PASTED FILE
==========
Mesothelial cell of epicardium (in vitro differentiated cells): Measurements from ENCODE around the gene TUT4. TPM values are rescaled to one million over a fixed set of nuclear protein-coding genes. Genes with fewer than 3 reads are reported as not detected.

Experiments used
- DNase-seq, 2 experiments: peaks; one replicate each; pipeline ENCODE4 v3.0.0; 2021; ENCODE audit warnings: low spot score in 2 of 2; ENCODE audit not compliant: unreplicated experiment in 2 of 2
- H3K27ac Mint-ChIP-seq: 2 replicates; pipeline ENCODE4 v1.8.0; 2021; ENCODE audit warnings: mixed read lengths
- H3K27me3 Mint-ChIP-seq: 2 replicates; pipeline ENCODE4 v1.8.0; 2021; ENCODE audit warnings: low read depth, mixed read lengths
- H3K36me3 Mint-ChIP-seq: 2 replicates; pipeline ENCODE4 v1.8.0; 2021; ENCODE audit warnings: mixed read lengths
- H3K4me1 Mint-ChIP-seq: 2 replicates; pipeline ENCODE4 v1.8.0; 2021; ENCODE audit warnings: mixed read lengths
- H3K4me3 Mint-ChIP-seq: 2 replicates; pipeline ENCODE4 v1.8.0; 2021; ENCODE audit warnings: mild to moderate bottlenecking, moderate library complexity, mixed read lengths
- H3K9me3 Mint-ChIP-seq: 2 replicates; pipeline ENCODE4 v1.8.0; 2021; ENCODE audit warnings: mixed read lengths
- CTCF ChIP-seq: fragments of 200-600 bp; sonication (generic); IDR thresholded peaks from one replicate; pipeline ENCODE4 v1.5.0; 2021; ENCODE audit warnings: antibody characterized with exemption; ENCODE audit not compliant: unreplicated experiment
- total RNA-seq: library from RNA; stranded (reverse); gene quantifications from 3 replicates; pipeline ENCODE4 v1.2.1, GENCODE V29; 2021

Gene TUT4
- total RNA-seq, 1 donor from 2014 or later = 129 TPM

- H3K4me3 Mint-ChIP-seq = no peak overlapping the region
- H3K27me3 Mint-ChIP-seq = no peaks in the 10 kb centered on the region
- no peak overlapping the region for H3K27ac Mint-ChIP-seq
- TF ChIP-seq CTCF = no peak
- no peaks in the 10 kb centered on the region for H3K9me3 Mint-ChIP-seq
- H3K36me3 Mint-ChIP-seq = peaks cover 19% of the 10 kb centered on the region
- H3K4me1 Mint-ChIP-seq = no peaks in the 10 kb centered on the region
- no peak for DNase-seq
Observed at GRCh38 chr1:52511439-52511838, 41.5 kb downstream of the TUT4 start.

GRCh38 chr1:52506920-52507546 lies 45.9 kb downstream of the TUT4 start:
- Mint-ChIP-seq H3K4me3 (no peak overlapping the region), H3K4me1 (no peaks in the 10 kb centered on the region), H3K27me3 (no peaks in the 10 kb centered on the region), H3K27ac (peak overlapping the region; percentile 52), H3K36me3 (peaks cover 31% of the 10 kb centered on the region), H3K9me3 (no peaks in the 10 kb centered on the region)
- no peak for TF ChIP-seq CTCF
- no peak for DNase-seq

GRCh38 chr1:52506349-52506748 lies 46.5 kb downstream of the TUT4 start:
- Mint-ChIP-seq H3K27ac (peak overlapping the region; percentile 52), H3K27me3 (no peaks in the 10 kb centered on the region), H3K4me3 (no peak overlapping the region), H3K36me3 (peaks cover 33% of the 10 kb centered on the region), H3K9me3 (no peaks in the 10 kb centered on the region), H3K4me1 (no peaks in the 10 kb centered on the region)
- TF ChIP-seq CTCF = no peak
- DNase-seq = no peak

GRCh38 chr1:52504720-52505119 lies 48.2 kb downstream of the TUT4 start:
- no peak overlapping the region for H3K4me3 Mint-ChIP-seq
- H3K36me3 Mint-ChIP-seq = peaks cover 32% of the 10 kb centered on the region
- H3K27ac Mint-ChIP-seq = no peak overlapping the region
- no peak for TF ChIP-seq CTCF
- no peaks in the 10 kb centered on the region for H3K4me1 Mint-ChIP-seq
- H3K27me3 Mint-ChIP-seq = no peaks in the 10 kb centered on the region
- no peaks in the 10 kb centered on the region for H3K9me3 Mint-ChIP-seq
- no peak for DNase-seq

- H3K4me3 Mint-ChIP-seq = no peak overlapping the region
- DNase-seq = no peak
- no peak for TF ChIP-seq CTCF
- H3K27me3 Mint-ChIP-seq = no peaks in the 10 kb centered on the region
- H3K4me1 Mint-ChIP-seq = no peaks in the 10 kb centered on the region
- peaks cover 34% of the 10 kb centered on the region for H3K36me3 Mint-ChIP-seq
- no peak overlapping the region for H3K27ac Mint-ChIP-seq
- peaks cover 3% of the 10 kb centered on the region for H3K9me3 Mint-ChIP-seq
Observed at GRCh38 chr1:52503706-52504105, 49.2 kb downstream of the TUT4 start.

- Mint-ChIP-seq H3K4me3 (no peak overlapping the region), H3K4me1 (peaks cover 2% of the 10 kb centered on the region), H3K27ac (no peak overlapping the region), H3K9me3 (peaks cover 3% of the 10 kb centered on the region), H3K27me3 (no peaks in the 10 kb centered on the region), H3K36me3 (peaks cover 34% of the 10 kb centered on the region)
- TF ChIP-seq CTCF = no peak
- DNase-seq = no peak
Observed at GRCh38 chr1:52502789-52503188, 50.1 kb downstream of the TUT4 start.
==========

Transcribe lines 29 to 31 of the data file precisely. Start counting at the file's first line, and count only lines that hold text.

- TF ChIP-seq CTCF = no peak
- DNase-seq = no peak

GRCh38 chr1:52504720-52505119 lies 48.2 kb downstream of the TUT4 start: